In Kathy Cassidy’s blog post “Global Learning: The Primary Way,” Kathy describes a 7-year-old student, Carson, who, when being introduced to the plan to use Skype to talk to people all over the world asked, “Why would we do that?”
This week in my ECMP355 class we had a presentation from Silvia Tolisano, on the topic of Global Education. Using digital learning and digital media to connect and collaborate with people around the globe is an essential skill in learning about our global family which will lend itself to problem solving and sharing of ideas. Looking at these problems and ideas from a global perspective, with all the differences that result from the wide variety of cultures and countries will enable us to see things both more individually and more connectedly, highlighting both differences and similarities.
I have been following Ms. Tolisano’s Twitter account, @langwitches, and have enjoyed the information and ideas that I have read from her. I have seen references to two of her projects, Teddy Bears Around the World and Around the World with 80 Schools, but it was great to have her explain them in more detail. Both are amazing projects that are based with sharing of information by using digital media.
One of the things that I secretly enjoy is when a student asks me a question and I can in all honestly answer with, “I don’t know!” The answer, “I don’t know” opens up doors for us to learn together, to brainstorm how to find the answer and to go on the learning journey together. By using global education strategies and ideas, we are opening our resources to an infinite number of possibilities. The words, “I don’t know” are exciting and full of potential, and when we can follow them up with, “Let’s find someone who can help us with the answer” we, as connected teachers, have the ability to reach out, globally to find an expert, or a motivator, or an inventor or a story-teller to help us find the answer.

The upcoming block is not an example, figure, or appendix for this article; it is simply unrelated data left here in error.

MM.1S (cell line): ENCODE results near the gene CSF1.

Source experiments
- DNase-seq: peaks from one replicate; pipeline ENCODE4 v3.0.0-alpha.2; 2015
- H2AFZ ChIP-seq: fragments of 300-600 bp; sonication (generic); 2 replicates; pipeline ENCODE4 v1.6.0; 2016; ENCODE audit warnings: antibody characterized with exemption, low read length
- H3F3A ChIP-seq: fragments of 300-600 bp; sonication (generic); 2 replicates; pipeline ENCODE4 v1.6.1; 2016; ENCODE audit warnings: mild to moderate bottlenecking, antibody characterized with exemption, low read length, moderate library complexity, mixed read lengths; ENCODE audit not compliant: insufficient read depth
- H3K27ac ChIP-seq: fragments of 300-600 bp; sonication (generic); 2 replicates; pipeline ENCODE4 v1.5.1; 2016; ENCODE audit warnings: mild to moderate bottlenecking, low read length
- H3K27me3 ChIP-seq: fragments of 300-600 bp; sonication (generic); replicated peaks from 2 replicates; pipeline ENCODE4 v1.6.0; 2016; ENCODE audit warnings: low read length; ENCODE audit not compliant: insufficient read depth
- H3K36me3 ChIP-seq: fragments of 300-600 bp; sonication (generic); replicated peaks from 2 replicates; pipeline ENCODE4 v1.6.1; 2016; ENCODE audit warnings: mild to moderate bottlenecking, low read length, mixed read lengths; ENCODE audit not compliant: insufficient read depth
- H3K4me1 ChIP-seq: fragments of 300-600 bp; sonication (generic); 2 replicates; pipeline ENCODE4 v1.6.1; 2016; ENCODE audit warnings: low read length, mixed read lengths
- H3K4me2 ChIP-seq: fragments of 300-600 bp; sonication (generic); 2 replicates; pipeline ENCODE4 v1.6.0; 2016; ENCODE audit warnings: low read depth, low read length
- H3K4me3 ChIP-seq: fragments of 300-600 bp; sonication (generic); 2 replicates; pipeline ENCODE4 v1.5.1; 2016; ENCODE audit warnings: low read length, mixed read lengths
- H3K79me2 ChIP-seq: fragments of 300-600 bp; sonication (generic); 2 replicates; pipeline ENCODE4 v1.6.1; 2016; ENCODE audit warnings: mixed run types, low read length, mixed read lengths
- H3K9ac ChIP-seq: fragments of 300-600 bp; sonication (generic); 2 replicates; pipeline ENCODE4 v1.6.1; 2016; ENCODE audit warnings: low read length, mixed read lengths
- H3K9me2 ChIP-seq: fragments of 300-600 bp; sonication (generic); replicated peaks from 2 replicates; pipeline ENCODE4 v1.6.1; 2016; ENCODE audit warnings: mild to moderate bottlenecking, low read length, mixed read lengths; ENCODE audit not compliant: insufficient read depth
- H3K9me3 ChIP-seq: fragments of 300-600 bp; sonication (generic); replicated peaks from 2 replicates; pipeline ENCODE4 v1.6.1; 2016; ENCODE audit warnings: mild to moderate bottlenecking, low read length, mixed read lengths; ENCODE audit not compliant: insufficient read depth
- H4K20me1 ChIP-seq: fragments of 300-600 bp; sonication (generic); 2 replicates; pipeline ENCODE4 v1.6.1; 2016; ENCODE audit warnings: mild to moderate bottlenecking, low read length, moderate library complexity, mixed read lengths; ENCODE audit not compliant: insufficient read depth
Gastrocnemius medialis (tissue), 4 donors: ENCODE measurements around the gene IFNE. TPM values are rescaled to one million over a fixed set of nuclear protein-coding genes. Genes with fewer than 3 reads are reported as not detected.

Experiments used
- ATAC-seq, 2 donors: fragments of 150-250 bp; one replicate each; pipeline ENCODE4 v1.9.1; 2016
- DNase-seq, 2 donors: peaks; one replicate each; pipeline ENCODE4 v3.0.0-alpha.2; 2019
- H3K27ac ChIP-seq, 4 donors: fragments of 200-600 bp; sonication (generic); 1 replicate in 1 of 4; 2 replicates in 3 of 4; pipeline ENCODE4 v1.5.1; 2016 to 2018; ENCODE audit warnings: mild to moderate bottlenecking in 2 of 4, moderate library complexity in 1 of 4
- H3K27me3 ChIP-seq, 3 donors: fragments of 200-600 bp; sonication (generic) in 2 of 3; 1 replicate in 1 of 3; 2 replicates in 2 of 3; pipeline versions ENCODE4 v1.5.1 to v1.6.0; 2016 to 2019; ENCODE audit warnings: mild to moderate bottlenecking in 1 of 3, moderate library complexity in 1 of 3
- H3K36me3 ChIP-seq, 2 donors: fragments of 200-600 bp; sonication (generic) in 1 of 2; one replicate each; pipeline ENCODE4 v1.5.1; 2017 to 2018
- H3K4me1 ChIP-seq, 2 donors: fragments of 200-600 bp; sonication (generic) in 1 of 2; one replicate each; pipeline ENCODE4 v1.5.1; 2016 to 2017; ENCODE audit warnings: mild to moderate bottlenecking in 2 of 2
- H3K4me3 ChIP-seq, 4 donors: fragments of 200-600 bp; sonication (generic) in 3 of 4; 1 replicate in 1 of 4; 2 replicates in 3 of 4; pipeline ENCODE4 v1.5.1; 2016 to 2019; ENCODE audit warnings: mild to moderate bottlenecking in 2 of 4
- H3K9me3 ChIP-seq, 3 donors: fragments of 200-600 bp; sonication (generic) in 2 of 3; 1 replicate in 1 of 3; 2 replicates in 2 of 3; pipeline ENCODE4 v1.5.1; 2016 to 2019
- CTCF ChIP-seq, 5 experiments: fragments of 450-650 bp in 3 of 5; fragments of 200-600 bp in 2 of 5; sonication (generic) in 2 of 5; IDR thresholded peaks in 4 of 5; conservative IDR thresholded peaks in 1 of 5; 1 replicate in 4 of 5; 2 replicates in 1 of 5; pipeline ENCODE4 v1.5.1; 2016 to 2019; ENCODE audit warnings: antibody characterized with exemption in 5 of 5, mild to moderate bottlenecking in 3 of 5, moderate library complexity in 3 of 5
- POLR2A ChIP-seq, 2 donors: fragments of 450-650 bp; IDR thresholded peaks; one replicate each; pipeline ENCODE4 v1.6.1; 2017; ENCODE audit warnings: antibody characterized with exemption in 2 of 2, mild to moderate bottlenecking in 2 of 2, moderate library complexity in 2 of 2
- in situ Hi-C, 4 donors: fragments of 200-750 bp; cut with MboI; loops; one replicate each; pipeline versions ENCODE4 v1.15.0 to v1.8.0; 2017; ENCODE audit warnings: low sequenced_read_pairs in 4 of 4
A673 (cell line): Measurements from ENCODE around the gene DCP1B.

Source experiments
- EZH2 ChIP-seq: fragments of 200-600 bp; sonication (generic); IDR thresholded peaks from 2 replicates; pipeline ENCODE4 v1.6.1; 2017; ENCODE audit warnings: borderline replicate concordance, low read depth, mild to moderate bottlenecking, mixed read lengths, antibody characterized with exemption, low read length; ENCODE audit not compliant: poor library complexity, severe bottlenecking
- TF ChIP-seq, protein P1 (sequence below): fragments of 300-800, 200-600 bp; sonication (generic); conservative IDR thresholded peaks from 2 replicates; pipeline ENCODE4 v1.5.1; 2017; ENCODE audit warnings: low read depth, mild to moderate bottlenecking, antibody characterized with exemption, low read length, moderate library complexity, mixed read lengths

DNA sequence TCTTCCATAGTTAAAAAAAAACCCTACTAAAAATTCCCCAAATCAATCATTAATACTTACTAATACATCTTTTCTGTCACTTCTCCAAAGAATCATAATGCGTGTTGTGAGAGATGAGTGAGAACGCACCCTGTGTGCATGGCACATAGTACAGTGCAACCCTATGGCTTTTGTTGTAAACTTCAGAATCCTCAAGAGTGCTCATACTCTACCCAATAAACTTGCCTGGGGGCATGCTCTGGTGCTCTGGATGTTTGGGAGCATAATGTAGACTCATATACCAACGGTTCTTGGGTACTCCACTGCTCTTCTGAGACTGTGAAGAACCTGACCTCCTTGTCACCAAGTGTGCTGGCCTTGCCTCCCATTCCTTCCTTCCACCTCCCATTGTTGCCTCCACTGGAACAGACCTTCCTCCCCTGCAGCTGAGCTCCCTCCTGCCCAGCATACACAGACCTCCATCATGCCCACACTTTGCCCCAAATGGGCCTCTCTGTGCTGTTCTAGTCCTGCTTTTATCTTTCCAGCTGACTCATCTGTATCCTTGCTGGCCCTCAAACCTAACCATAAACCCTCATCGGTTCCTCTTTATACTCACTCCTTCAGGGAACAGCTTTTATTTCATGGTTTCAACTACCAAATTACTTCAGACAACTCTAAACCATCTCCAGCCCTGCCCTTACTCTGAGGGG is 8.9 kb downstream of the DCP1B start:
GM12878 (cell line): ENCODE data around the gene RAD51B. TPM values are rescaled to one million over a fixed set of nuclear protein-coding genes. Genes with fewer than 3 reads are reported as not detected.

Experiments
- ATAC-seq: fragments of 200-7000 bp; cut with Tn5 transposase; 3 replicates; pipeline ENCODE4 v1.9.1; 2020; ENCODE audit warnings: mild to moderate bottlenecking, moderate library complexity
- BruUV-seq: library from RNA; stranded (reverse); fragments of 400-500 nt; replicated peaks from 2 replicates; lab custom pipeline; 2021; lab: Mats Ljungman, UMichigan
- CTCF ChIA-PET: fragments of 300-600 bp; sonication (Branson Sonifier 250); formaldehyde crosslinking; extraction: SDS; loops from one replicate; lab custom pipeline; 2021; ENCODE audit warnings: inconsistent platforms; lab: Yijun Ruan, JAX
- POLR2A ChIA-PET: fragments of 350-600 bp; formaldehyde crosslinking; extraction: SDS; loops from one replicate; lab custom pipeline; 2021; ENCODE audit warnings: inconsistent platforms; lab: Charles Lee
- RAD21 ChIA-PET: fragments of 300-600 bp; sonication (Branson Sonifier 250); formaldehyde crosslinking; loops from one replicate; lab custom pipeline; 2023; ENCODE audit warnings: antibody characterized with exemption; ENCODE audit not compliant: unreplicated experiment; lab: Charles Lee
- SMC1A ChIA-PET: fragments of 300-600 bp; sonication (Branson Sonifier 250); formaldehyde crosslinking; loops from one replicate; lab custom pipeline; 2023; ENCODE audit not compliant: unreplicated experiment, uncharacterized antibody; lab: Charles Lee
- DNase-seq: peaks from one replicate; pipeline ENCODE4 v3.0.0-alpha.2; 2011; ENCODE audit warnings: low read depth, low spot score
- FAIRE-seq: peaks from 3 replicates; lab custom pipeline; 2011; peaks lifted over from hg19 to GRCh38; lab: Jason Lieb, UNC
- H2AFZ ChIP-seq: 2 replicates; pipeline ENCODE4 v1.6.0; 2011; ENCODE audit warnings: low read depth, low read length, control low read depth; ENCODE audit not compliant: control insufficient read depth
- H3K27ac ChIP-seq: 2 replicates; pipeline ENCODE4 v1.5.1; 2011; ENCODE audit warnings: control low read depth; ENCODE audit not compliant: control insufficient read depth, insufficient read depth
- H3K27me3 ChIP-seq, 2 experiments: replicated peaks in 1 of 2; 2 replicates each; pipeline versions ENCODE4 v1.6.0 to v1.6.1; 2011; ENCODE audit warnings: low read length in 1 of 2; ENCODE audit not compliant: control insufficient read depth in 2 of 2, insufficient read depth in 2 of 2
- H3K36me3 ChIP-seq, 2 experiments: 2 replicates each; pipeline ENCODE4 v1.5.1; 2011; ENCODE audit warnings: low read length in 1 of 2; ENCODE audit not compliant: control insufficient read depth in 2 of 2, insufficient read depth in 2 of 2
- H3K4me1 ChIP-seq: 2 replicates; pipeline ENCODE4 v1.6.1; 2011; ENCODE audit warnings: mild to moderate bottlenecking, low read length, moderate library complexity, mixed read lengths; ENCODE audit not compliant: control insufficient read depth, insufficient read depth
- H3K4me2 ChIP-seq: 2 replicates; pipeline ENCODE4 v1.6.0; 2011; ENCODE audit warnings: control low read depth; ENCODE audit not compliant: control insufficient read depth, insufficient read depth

I am excited to continue to build on my Personal Learning Network to continue to make connections which I will in turn hopefully pass onto a classroom of learners.
Back in Kathy Cassidy’s class, she has built a room full of connected students. They have made an online presence and have connected globally, leaving the children sometimes awestruck by the locations from which they have received comments and replies. And as Kathy says,
By the end of the school year, Carson and all of my students can answer his question about why we connect with others from around the world. The simple answer is because we can learn from them.